Innovative Partnership Helps Pennsylvania Landowners Protect Threatened and Endangered Species
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HARRISBURG, PA, March 9, 2012 — Pennsylvania farmers and forest landowners can now sign-up for assistance to protect and restore habitats for the federally-threatened Bog Turtle and endangered Golden-Winged Warbler (bird) through the Working Lands for Wildlife partnership.
This new partnership between USDA’s Natural Resources Conservation Service (NRCS) and the Department of Interior’s U.S. Fish and Wildlife Service (FWS) is part of President Obama's America's Great Outdoors Initiative to reconnect Americans to the outdoors and encourage community-based conservation and recreation.
"America's natural resources play a significant role in building a strong and vibrant economy," said Secretary Vilsack. "Agricultural lands with healthy and abundant wildlife habitat support strong incomes for our farmers and provide great opportunities for enhancing hunting and fishing, outdoor recreation and wildlife viewing."
Using the best available science, the partners will prioritize restoration actions on a large scale to most cost effectively focus assistance. In return for voluntarily making habitat improvements on their lands, the Federal government will provide landowners with regulatory certainty that they will not be asked to take additional conservation actions. In addition, USDA's NRCS and the Department of Interior's U.S. FWS will jointly prepare species recovery tools such as informal agreements, safe harbor agreements and habitat conservation plans to provide regulatory certainty to landowners. The goal is to have these tools in place for all priority species by the end of the year.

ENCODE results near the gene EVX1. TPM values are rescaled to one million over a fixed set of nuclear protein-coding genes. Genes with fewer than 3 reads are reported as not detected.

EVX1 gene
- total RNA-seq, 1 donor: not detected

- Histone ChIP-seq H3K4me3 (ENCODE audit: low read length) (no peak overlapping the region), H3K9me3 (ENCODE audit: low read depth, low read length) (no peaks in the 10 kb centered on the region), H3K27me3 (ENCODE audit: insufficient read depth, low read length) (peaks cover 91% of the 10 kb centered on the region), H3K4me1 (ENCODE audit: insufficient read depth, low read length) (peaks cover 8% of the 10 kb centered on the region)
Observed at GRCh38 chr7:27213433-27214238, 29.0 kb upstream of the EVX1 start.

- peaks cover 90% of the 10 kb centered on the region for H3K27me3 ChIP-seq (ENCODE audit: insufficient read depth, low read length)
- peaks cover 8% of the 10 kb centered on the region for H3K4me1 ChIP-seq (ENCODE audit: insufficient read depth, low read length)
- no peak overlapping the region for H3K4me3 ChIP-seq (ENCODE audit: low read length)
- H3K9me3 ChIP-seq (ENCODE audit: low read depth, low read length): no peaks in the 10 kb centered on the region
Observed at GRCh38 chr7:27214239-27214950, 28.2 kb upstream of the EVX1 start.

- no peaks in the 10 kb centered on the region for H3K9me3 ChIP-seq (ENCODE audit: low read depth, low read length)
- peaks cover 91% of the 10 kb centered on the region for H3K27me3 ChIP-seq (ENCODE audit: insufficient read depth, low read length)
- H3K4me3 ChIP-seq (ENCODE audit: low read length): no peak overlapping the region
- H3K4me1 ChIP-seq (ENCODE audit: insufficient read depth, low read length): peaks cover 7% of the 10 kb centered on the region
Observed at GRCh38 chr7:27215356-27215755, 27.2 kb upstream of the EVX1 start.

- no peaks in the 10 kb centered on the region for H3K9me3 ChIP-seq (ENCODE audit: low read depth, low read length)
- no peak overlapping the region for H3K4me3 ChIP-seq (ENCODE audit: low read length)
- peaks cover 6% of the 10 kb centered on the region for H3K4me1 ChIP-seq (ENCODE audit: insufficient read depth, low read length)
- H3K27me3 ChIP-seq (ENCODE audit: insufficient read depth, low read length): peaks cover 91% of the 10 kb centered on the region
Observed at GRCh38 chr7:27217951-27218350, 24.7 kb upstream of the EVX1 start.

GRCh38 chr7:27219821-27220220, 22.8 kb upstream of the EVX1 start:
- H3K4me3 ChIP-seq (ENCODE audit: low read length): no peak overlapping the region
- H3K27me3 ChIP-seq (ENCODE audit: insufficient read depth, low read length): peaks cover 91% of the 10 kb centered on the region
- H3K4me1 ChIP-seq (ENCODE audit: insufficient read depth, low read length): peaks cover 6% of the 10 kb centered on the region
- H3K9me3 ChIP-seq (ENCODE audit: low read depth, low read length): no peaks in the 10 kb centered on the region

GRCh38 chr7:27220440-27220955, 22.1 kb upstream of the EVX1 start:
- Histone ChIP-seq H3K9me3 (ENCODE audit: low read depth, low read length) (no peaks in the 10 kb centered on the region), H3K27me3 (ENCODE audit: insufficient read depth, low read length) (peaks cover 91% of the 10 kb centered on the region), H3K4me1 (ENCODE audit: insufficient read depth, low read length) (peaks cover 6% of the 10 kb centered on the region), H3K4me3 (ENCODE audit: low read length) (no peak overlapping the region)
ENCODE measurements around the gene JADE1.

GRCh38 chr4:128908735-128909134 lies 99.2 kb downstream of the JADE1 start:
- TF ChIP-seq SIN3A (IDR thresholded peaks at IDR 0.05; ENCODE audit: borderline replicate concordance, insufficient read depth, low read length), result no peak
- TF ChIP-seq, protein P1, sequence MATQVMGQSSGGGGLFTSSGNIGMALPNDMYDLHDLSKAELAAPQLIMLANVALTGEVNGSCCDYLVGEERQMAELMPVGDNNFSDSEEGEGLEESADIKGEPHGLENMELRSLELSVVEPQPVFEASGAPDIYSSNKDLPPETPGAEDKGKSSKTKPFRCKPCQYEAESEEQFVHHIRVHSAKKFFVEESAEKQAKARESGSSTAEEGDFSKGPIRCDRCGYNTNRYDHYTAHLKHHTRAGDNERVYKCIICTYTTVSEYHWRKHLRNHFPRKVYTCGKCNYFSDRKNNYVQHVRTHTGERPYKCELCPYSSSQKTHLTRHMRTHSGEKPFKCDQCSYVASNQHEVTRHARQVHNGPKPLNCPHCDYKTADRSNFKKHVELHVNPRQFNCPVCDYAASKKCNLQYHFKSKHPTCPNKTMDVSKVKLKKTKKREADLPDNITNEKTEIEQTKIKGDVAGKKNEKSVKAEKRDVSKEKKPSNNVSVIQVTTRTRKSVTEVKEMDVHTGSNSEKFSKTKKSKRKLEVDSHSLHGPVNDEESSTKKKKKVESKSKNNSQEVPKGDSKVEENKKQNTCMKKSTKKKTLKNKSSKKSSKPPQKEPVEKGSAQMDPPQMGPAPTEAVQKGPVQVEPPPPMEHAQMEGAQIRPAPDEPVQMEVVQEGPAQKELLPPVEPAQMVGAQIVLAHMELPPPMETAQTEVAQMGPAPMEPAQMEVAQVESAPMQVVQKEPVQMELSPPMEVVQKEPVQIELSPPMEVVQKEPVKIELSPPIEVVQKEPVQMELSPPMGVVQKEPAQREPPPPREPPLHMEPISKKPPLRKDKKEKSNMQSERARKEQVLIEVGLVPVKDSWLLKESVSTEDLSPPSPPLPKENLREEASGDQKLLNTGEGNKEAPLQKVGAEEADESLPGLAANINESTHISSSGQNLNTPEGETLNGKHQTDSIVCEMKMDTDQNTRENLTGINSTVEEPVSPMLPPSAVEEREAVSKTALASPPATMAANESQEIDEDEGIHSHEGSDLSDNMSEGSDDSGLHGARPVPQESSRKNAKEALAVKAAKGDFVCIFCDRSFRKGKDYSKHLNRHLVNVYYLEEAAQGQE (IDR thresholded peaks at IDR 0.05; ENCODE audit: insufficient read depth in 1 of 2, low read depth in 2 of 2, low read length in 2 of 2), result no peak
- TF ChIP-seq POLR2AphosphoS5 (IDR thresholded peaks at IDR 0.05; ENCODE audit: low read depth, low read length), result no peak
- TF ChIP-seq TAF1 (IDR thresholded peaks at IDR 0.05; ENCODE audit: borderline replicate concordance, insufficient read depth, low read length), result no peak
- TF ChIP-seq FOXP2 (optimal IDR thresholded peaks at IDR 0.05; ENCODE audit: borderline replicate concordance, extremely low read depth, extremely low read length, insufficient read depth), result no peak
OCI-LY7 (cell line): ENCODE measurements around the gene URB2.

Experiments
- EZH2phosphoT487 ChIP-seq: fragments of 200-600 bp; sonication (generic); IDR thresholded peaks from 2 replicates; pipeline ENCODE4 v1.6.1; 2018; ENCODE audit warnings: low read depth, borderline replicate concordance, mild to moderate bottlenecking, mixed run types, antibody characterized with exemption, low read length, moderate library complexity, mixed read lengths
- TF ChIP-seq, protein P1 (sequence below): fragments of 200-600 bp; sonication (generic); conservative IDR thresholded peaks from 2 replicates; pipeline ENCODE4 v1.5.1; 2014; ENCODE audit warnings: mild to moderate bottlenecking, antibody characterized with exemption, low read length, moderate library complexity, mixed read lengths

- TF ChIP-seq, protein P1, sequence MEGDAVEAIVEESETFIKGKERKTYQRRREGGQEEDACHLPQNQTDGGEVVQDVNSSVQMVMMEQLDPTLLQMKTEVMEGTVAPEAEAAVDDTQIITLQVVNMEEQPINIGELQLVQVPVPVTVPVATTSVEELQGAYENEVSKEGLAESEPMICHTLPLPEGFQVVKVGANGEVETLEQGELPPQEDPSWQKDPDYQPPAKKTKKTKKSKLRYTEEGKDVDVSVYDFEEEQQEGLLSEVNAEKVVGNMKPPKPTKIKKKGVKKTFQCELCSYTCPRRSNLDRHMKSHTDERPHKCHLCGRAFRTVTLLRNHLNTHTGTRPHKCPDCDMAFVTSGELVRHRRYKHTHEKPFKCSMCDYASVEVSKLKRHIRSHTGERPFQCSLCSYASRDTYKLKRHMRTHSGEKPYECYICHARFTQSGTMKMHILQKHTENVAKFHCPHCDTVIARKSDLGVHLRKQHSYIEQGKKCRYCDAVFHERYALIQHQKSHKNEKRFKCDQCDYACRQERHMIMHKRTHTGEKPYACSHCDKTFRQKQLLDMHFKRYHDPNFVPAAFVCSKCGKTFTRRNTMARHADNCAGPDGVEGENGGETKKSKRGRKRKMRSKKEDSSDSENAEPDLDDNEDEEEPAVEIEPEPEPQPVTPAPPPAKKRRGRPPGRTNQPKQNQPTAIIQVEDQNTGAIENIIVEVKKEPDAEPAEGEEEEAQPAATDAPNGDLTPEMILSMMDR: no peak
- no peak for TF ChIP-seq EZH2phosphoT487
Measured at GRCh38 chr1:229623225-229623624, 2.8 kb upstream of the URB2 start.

Applications within priority Bog Turtle and Golden-Winged Warbler habitat areas will receive highest consideration in Pennsylvania. Interested producers and landowners in targeted areas can enroll in the Wildlife Habitat Incentive Program (WHIP) on a continuous basis at their local NRCS field office. NRCS funds from WHIP will share the cost of conservation practices with landowners in areas known to support one or more of the selected species. Examples of conservation practices that improve Bog Turtle and Golden-Winged Warbler habitat include wetland restoration, prescribed grazing, brush management, and fencing.
For 14 years, WHIP has worked to protect, restore or develop fish and wildlife habitat for many species, including those considered at-risk. Since 2003, about $310 million has been committed to 23,000 farmers, ranchers and landowners nationally to provide wildlife treatments on four million acres of private working lands.
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